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Walmart Doesn’t “Save Money,” But It May “Live Better” After DOJ Agrees to Significant Concessions to Narrow Scope of its Corporate Monitorship

In a significant departure from previous practice, the Department of Justice (“DOJ”) imposed a corporate monitor on a company even after it engaged in extensive remedial measures and enhanced its compliance functions, but DOJ also agreed to narrow the scope, obligations and term of the corporate monitorship in what is the most meaningful example yet of how DOJ intends to implement its new policy on corporate monitors.

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  • 20
  • June
  • 2019

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A New Day “Dawning”: Uptick in Dawn Raids by the United Kingdom Financial Conduct Authority

No matter the regulator, a series of enforcement officials and agents appearing unannounced to conduct an investigatory raid of a company’s place of business may be most companies’ worst nightmare. Although dawn raids still remain relatively rare, the United Kingdom’s Financial Conduct Authority (“FCA”) reported a significant increase in the use of this investigation tactic in 2018.

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  • 19
  • June
  • 2019

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Supreme Court Says States and Feds Can Prosecute the Same Crime, Upholding the “Separate Sovereigns” Doctrine

The Double Jeopardy Clause of the Fifth Amendment of the U.S. Constitution provides that no person shall “be subject for the same offence to be twice put in jeopardy of life or limb.” In a recent opinion, Gamble v. United States, the Supreme Court declined to overturn its prior interpretation of the clause under the so-called “separate sovereigns” doctrine.

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  • 12
  • June
  • 2019

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Opioid Manufacturer Files for Bankruptcy after Settling with DOJ

On June 5, the Department of Justice announced that opioid manufacturer Insys Therapeutics (Insys) agreed to settle the government’s criminal and civil investigations into an illegal marketing scheme for Subsys, an opioid spray used by adult cancer patients. The investigations are part of the DOJ’s escalating efforts to confront the opioid crisis and signal its continued commitment to address the country’s opioid issues.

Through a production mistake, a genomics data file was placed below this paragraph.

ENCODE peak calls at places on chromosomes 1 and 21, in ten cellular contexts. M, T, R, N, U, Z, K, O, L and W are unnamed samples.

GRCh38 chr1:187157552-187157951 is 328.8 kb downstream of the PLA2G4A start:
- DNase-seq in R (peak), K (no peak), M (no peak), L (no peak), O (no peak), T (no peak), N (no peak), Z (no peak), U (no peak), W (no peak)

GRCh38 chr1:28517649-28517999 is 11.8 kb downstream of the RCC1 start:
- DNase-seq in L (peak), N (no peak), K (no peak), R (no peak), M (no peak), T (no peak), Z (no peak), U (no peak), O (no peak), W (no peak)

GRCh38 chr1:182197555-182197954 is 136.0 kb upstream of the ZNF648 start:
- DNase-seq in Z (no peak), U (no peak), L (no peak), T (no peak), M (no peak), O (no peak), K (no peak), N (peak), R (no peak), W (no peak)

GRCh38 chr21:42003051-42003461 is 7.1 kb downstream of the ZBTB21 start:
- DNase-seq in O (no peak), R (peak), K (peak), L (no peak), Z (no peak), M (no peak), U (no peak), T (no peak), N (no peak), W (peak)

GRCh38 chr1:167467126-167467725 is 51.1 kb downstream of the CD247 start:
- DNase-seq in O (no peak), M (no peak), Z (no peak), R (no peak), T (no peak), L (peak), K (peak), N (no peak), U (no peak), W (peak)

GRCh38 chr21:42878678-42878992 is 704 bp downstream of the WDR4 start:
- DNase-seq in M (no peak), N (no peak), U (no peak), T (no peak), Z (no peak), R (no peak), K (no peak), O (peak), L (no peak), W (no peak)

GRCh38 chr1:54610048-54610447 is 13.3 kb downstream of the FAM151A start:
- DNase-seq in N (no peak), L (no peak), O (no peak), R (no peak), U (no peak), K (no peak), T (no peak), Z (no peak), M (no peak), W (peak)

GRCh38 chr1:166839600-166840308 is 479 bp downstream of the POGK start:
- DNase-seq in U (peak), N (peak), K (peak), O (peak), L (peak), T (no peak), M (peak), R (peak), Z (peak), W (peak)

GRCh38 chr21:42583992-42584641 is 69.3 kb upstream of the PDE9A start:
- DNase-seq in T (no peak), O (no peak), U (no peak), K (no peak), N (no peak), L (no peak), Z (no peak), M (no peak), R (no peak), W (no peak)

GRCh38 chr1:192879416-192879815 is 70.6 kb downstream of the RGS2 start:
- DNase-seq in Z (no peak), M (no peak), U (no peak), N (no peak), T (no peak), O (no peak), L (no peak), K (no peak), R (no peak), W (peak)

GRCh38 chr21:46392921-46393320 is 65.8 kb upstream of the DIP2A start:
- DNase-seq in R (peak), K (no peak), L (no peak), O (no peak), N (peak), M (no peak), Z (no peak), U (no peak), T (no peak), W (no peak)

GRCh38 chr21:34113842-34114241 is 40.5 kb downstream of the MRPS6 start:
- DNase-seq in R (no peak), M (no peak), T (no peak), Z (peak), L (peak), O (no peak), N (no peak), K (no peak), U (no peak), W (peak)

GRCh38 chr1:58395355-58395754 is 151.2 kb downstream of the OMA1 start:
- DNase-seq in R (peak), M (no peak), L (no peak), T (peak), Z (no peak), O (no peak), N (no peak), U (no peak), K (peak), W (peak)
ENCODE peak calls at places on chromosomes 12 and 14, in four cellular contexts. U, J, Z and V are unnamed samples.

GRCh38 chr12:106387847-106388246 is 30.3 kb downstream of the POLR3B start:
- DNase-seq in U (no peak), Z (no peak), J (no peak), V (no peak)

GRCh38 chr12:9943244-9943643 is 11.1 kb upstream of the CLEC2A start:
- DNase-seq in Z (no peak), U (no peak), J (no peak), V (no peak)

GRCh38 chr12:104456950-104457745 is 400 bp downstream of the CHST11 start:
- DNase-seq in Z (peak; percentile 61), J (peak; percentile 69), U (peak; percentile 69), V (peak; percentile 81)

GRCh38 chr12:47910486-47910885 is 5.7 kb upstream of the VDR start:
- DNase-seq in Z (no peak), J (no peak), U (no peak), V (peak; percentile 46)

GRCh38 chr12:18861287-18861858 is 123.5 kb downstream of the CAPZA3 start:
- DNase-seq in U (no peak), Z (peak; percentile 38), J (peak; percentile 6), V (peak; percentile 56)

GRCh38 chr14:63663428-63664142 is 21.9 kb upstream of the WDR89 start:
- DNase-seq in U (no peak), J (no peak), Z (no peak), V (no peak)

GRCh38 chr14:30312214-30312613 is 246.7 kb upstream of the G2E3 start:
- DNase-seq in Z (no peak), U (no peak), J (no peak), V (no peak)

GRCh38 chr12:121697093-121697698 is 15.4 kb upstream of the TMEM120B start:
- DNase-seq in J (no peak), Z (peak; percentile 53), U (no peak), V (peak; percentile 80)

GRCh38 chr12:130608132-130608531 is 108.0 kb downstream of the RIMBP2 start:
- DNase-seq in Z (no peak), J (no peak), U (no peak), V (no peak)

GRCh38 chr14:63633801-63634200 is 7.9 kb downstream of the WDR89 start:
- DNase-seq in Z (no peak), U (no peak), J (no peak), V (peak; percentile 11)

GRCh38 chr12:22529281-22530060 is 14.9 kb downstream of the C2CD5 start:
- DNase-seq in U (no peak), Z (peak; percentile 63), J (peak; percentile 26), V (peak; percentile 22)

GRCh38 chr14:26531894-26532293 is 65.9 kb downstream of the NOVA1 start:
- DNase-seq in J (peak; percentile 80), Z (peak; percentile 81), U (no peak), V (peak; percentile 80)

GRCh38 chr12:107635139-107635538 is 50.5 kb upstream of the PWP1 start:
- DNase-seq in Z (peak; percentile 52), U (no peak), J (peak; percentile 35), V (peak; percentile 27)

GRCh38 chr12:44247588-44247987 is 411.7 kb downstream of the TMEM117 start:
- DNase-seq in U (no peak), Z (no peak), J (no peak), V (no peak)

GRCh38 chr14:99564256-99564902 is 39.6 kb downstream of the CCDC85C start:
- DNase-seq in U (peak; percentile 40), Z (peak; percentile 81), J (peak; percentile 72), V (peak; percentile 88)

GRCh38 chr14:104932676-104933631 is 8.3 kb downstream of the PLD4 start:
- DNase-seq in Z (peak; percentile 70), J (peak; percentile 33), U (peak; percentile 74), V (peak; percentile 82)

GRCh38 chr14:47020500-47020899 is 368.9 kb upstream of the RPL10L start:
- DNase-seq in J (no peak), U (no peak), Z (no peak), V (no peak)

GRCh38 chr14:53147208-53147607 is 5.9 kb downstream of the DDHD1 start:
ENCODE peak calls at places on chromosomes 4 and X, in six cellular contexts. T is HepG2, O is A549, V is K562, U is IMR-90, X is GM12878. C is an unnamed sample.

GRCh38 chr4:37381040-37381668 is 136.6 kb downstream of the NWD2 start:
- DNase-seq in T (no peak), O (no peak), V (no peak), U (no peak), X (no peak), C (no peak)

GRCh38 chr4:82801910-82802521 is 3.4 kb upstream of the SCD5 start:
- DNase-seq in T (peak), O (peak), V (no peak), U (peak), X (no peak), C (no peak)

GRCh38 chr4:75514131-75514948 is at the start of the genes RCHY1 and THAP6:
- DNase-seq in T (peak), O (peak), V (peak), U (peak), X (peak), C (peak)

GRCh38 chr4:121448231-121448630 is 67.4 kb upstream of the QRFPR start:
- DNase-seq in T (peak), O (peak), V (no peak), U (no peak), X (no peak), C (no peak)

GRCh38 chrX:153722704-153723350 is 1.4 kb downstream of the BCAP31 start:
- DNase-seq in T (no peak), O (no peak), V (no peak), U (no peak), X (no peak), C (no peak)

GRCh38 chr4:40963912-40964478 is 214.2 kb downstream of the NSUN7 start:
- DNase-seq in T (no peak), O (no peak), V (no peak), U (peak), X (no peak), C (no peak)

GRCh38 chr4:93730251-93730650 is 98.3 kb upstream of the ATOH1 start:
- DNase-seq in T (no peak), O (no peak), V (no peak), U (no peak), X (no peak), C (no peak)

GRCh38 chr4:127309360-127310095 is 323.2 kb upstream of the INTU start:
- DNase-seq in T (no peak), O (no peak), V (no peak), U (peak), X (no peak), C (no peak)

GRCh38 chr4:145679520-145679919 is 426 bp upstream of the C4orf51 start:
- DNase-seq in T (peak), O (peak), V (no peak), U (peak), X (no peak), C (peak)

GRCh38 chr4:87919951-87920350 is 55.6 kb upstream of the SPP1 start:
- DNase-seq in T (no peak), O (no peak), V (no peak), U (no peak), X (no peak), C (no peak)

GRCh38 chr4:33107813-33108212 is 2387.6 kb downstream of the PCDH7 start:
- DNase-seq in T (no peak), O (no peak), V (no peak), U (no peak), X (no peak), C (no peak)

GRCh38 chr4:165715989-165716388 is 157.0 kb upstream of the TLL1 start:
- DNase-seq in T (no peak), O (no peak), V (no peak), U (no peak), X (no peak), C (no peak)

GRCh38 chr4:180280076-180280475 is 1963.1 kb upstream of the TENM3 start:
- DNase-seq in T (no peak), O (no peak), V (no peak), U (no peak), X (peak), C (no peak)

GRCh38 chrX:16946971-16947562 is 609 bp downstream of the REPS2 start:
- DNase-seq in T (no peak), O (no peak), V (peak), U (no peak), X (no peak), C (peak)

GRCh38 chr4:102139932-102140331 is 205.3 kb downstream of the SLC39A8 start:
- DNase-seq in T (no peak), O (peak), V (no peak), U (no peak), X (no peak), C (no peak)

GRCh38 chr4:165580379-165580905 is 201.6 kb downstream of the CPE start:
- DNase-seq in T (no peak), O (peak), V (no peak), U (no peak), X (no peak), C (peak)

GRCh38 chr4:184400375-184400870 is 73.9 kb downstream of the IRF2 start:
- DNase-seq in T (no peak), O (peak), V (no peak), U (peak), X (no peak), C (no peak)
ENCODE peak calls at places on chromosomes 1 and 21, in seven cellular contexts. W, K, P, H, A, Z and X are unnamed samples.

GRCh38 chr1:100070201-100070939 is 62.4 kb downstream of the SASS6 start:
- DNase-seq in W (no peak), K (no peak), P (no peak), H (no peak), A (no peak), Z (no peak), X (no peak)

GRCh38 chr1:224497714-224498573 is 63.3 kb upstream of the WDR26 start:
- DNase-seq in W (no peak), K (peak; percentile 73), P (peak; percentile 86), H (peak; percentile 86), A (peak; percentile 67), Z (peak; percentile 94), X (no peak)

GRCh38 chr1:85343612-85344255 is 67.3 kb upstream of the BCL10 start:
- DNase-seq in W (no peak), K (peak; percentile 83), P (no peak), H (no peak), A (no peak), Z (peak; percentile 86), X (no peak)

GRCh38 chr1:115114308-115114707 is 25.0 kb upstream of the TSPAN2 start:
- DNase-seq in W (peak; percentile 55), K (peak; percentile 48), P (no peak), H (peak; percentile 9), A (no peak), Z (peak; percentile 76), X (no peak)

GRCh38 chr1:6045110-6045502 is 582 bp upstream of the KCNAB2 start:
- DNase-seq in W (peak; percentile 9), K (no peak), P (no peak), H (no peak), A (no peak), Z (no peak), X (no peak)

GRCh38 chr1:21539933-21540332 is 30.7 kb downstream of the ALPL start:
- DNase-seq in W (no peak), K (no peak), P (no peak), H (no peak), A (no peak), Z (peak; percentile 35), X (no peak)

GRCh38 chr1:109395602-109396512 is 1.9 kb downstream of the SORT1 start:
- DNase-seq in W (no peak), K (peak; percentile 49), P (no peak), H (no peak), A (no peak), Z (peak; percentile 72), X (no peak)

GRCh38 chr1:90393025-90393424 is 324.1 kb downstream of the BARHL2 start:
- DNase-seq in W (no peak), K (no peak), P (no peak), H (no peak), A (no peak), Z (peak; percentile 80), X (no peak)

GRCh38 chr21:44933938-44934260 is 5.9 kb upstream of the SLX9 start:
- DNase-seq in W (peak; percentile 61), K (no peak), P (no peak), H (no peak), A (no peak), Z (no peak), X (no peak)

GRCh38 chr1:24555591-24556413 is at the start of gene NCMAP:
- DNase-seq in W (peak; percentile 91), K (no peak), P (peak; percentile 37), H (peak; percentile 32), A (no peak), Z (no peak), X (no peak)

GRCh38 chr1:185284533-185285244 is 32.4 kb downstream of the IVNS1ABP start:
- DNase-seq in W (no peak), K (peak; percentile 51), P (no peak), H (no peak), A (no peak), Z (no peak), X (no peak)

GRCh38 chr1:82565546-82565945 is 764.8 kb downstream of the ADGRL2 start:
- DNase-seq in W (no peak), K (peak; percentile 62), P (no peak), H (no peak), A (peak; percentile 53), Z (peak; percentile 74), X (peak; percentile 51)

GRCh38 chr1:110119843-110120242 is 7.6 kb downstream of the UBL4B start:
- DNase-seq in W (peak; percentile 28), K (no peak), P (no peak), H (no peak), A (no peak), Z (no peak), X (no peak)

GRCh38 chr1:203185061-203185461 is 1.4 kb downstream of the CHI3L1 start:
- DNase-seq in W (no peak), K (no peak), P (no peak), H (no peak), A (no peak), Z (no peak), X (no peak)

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Heritage Pharmaceuticals Under Fire, Settles Criminal and Civil Charges with DOJ

On May 30, 2019, the DOJ’s Antitrust Division charged Heritage Pharmaceuticals Inc., a generic pharmaceutical company, for conspiring with its competitors to fix prices, rig bids, and allocate customers. The one-count felony information, filed on May 30 in the Eastern District of Pennsylvania, alleges that from April 2014 to December 2015 Heritage conspired with other individuals and companies to fix and maintain prices of glyburide, a medicine used to treat diabetes.1

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Supreme Court Extends the Statute of Limitations for Claims by Relators

The Supreme Court’s recent decision in Cochise Consultancy Inc. v. United States, ex rel. Hunt,1 has altered the landscape for False Claims Act (FCA) claims by expanding the period for private-party relators to bring FCA lawsuits. Under the Court’s unanimous decision in Cochise, relators can now file a complaint either six years after an FCA violation or three years after the facts of the false claim are known or reasonably should have been known by the government, up to a maximum of ten years after the date of the violation.

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New Guidelines Reward Voluntary Self-Disclosure of FCA Violations and Cooperation with DOJ

The U.S. Department of Justice (“DOJ”) announced this month its latest initiative to incentivize companies to voluntarily self-disclose potential False Claims Act (“FCA”) violations and to cooperate with DOJ during FCA investigations.1 These new guidelines, which have been incorporated into the U.S. Attorney Manual (recently renamed the Justice Manual), formalize DOJ’s established practice of decreasing FCA penalties sought when a company voluntarily discloses and actively cooperates with DOJ’s investigation into its conduct.

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  • 23
  • May
  • 2019

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Minority Report: San Francisco Bans Facial Recognition Tech Over Potential Bias, Privacy Concerns

Privacy advocates in the Bay Area have cause for celebration after San Francisco became the first municipality in the United States to pass an ordinance barring the city’s use of facial recognition technology because of the “propensity [of] facial recognition technology [to] endanger civil rights and civil liberties” and “exacerbate racial injustice.”